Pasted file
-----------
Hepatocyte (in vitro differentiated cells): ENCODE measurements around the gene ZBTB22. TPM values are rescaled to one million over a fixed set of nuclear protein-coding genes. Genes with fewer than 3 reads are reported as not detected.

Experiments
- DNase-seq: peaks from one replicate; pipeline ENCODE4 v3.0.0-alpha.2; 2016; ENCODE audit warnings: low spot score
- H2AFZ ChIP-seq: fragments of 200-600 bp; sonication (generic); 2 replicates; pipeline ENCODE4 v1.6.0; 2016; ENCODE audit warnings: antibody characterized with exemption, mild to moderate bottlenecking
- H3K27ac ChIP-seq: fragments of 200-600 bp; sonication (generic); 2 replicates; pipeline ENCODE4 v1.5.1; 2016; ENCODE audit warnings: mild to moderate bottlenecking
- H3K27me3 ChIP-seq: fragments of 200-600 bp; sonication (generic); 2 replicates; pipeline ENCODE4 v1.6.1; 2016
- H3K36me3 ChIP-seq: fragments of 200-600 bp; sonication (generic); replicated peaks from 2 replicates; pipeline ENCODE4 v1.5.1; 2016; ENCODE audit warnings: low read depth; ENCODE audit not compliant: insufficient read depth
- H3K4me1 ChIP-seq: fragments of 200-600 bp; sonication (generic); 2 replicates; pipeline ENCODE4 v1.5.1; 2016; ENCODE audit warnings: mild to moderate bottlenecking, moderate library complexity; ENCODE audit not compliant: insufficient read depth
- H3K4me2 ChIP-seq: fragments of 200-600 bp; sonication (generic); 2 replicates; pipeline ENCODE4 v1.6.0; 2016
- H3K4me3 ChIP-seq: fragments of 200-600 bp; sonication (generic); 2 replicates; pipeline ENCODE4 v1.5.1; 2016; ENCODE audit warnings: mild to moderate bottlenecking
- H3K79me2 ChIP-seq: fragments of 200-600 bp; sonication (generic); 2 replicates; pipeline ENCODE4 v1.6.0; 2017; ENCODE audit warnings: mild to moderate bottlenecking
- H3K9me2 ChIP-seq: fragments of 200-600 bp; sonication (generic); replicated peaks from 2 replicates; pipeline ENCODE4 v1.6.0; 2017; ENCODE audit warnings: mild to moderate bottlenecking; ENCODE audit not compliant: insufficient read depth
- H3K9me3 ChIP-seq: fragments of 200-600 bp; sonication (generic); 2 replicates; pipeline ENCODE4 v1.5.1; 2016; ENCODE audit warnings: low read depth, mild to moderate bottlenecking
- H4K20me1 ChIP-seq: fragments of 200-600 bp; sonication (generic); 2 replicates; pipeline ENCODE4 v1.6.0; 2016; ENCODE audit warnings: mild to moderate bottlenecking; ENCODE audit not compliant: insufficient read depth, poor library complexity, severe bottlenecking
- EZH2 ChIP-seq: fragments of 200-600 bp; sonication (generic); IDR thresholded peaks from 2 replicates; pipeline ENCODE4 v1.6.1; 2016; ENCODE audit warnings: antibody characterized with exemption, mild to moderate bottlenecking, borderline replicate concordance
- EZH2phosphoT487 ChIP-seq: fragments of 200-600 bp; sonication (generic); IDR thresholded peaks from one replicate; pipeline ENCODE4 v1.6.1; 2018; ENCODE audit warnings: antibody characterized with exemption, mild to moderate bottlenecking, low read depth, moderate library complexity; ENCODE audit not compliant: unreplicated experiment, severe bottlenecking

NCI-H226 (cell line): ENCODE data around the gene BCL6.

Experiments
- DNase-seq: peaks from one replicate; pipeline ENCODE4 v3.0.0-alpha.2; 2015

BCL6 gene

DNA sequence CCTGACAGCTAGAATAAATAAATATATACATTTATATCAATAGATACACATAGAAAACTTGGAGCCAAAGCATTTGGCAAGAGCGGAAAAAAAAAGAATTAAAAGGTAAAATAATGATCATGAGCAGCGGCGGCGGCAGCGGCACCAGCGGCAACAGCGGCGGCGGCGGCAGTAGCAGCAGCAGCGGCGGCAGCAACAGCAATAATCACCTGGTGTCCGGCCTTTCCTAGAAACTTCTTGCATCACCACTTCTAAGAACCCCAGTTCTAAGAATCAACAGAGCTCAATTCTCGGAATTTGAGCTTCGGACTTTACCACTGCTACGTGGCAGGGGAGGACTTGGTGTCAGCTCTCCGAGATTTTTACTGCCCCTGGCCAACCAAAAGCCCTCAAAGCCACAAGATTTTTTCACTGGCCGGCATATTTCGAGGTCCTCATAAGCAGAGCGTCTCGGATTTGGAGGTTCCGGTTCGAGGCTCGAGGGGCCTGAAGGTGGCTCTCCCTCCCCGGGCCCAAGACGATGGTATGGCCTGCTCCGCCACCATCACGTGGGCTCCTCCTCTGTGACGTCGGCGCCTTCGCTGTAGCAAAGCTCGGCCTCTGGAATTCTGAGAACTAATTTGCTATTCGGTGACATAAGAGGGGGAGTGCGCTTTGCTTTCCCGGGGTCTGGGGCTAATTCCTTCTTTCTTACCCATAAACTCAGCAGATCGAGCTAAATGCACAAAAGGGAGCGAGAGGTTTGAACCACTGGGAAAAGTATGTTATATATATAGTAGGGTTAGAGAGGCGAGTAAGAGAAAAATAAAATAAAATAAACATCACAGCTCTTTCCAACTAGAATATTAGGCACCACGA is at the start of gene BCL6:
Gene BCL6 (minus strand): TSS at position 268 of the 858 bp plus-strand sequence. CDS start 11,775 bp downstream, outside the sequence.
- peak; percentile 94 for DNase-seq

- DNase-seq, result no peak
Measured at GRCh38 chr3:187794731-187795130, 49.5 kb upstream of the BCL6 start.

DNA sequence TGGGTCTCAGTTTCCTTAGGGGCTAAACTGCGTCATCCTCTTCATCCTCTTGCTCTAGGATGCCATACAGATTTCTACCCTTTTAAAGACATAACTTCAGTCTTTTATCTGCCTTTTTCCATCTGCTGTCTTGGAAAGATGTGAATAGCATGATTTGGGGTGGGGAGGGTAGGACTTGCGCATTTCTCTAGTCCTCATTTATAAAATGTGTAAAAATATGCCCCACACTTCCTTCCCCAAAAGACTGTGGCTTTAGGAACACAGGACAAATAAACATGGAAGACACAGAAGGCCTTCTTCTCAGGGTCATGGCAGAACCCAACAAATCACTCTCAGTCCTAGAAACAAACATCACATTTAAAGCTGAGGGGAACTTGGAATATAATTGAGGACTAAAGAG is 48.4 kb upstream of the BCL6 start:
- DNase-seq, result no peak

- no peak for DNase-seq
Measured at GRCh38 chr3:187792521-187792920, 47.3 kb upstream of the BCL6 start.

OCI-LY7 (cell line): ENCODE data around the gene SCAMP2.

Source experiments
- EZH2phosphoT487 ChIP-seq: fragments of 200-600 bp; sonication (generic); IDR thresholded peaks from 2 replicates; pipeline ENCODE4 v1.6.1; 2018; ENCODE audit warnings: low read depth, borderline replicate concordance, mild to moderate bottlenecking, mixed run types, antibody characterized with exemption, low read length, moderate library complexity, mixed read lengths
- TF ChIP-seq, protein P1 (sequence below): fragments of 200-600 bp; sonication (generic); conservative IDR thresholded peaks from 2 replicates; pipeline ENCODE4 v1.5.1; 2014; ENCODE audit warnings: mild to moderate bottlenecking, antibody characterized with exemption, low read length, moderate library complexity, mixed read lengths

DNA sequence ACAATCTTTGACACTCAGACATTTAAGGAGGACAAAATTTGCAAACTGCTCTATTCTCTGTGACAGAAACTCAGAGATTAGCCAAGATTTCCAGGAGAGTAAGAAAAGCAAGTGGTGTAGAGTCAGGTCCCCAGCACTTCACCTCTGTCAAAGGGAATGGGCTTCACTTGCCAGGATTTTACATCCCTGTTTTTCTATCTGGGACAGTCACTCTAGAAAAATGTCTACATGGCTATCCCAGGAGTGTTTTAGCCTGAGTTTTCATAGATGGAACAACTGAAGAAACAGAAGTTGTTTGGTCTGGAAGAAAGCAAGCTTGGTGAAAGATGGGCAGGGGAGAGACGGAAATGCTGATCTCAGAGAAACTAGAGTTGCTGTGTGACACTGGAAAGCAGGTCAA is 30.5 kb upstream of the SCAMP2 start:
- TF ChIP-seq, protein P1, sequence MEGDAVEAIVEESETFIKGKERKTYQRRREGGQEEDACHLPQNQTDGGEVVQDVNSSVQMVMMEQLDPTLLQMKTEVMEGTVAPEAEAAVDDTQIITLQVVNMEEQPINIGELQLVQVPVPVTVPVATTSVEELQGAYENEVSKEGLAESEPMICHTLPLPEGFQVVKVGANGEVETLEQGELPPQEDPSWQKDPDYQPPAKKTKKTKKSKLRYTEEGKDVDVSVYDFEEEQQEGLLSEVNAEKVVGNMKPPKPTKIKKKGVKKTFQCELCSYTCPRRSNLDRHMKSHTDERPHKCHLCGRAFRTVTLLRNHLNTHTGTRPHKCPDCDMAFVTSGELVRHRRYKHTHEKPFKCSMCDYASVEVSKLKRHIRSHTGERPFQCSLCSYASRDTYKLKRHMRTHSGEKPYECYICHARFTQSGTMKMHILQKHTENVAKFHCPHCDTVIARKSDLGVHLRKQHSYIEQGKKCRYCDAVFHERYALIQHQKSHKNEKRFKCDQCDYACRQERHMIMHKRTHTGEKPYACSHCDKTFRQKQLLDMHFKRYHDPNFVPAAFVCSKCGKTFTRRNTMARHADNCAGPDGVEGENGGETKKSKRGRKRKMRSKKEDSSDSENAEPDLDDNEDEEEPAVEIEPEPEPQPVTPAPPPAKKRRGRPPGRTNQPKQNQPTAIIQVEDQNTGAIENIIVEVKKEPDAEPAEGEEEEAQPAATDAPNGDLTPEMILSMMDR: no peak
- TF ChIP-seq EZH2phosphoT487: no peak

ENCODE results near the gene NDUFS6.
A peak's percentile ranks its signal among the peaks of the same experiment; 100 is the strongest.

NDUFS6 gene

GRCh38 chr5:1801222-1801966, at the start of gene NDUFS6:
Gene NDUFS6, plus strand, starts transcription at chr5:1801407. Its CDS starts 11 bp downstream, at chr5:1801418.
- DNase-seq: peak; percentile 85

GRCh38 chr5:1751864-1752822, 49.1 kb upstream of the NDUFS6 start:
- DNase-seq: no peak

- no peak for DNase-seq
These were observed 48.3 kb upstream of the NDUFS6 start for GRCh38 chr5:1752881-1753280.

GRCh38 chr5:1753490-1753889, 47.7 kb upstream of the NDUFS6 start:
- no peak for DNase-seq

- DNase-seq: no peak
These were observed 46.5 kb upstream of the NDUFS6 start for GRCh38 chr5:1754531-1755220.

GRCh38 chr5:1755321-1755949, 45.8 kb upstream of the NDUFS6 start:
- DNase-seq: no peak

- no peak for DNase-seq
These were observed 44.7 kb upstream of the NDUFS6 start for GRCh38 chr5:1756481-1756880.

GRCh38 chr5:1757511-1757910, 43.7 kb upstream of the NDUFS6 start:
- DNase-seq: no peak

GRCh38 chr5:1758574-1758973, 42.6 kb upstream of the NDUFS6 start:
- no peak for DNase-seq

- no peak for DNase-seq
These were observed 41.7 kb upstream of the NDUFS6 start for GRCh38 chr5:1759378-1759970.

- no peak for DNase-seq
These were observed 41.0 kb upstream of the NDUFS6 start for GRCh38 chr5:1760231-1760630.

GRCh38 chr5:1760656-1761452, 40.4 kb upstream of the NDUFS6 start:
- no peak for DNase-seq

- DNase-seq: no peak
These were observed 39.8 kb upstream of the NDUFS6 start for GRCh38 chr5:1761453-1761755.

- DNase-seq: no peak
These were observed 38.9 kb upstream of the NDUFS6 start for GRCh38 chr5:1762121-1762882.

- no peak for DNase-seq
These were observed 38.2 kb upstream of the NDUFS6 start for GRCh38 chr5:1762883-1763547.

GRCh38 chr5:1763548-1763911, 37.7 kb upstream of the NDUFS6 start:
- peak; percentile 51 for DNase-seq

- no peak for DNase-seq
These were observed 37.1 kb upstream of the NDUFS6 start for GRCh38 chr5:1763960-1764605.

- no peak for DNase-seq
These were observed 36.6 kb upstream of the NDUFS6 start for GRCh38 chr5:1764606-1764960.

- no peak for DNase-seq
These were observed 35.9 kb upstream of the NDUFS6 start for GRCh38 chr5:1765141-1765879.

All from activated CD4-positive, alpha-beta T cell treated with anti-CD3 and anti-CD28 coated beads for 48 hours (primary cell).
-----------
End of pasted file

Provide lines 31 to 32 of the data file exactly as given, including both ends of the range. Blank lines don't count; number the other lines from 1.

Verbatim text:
Source experiments
- EZH2phosphoT487 ChIP-seq: fragments of 200-600 bp; sonication (generic); IDR thresholded peaks from 2 replicates; pipeline ENCODE4 v1.6.1; 2018; ENCODE audit warnings: low read depth, borderline replicate concordance, mild to moderate bottlenecking, mixed run types, antibody characterized with exemption, low read length, moderate library complexity, mixed read lengths